Writing Wednesday: How to Write a Query for a Memoir


While I was at BlogHer doing the Path to Publishing workshop– in the MIDDLE of Path to Publishing, actually– it came to my attention that neither I nor my co-leader knew how to write a query for  memoir. I thought it was nonfiction and therefore out of my area, so I hadn’t even looked it up.

I tried to find out on ze Internets, and got conflicting results. No one concrete answer.

In nonfiction, you have a proposal, sample chapters and perhaps an outline. And some articles said that’s how you sell a memoir, too. But other (also reliable) sources said memoir is sold like fiction and you need the whole thing.

Thus I sent out the Batsignal on Facebook, and emailed my agent, Dan Lazar, to ask.

This is what I found out:

  • It all depends.

Is that concrete enough for you?

My friend Alison Singh Gee, author of the memoir Where the Peacocks Sing responded first.

Alison wrote a proposal, which was 100 pages long, and didn’t have a full manuscript. But she had a solid, long career as a journalist/columnist.

Alison also said, “My friend Wendy Lawless initially tried to sell Chanel Bonfire in proposal form, but she says she didn’t yet have an alluring enough platform. She ended up writing the entire book, and sold it that way.”

Then Dan responded with this:

“If you’re a new author, a full manuscript helps very, very much — but honestly it’s not essential. That’s why you’re getting mixed opinions. If an author has a great title, and a great voice, and a great concept… usually a few sample chapters and a strong outline will do the trick. Most of the memoirs I’ve sold have been on proposal.”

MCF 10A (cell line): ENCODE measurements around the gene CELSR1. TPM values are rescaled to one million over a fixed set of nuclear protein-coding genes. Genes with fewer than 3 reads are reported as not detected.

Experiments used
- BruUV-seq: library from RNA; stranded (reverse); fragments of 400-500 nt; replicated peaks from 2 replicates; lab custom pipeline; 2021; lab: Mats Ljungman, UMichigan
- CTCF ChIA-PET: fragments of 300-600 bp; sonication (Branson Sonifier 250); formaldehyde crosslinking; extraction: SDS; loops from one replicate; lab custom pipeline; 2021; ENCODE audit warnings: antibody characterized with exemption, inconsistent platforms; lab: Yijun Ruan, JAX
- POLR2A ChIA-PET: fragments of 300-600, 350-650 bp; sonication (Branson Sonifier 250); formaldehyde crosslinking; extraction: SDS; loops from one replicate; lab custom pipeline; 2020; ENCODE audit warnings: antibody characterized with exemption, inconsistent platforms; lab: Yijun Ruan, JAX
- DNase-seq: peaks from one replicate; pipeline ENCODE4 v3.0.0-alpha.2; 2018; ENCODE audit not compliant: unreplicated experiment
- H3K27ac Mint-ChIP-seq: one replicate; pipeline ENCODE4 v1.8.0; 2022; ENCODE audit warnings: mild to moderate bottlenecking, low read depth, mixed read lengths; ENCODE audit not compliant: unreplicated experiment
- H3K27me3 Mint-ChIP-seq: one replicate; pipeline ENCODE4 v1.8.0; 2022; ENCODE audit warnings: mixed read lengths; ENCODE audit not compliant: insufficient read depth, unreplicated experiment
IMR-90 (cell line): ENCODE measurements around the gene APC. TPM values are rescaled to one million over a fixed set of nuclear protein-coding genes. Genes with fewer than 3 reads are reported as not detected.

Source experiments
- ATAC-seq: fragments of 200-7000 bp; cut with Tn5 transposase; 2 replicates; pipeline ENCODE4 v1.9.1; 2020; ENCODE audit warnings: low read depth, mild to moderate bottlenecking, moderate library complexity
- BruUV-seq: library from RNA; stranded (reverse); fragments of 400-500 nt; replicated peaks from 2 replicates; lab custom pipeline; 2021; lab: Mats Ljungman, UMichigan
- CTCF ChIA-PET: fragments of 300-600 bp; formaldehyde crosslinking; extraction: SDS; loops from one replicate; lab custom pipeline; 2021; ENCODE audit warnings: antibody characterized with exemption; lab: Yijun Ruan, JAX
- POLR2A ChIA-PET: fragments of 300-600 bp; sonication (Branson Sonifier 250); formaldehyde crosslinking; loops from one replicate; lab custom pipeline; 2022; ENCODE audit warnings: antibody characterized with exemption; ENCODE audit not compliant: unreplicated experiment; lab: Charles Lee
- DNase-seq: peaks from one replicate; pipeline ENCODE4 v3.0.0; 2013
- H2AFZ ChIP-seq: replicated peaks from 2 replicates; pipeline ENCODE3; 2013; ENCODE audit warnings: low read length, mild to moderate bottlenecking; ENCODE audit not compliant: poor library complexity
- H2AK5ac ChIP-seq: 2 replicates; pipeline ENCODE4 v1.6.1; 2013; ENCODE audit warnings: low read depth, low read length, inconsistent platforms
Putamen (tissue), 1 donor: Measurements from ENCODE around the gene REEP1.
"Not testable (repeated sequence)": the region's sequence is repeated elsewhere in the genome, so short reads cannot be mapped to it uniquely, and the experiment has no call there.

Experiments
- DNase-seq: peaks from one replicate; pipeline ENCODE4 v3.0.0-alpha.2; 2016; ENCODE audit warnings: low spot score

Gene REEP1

So, to sum up:

  • The best thing to do is write the whole memoir.
  • If you haven’t written the whole memoir, write a few sample chapters and an outline and try to sell it that way.
  • If that doesn’t work, write the whole manuscript.

There you have it.

That’s the funny thing about advising people on how to get published. You talk to ten different authors and it worked differently for each. All you can offer are guideposts, what worked for you, and hope it helps.

Published by Margaret Dilloway

Middle grade and women's fiction novelist. FIVE THINGS ABOUT AVA ANDREWS, (Balzer + Bray 2020); SUMMER OF A THOUSAND PIES. MOMOTARO: Xander and the Lost Island of Monsters (Disney Hyperion); TALE OF THE WARRIOR GEISHA and SISTERS OF HEART AND SNOW, out now from Putnam Books. HOW TO BE AN AMERICAN HOUSEWIFE was a finalist for the John Gardner fiction award. THE CARE AND HANDLING OF ROSES WITH THORNS is the 2013 Literary Tastes Best Women's Fiction Pick for the American Library Association. Mother of three children, wife to one, slave to a cat, and caretaker of the best overgrown teddy bear on Earth, Gatsby the Goldendoodle.

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